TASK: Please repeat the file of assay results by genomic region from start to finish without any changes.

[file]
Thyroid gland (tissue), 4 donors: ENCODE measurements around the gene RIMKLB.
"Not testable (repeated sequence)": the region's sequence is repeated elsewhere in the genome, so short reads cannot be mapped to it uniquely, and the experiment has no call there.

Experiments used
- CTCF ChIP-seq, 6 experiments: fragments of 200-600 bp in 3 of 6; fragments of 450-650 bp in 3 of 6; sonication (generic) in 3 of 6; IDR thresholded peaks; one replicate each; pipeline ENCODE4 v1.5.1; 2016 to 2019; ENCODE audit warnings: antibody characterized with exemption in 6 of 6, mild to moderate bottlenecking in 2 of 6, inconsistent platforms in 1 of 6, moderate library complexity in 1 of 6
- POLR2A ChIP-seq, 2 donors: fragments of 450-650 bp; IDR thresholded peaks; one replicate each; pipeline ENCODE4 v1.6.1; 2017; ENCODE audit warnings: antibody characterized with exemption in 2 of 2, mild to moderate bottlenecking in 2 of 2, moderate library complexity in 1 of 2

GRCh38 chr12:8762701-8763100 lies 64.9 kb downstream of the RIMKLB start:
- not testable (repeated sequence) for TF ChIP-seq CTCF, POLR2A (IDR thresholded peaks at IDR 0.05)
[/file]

Thyroid gland (tissue), 4 donors: ENCODE measurements around the gene RIMKLB.
"Not testable (repeated sequence)": the region's sequence is repeated elsewhere in the genome, so short reads cannot be mapped to it uniquely, and the experiment has no call there.

Experiments used
- CTCF ChIP-seq, 6 experiments: fragments of 200-600 bp in 3 of 6; fragments of 450-650 bp in 3 of 6; sonication (generic) in 3 of 6; IDR thresholded peaks; one replicate each; pipeline ENCODE4 v1.5.1; 2016 to 2019; ENCODE audit warnings: antibody characterized with exemption in 6 of 6, mild to moderate bottlenecking in 2 of 6, inconsistent platforms in 1 of 6, moderate library complexity in 1 of 6
- POLR2A ChIP-seq, 2 donors: fragments of 450-650 bp; IDR thresholded peaks; one replicate each; pipeline ENCODE4 v1.6.1; 2017; ENCODE audit warnings: antibody characterized with exemption in 2 of 2, mild to moderate bottlenecking in 2 of 2, moderate library complexity in 1 of 2

GRCh38 chr12:8762701-8763100 lies 64.9 kb downstream of the RIMKLB start:
- not testable (repeated sequence) for TF ChIP-seq CTCF, POLR2A (IDR thresholded peaks at IDR 0.05)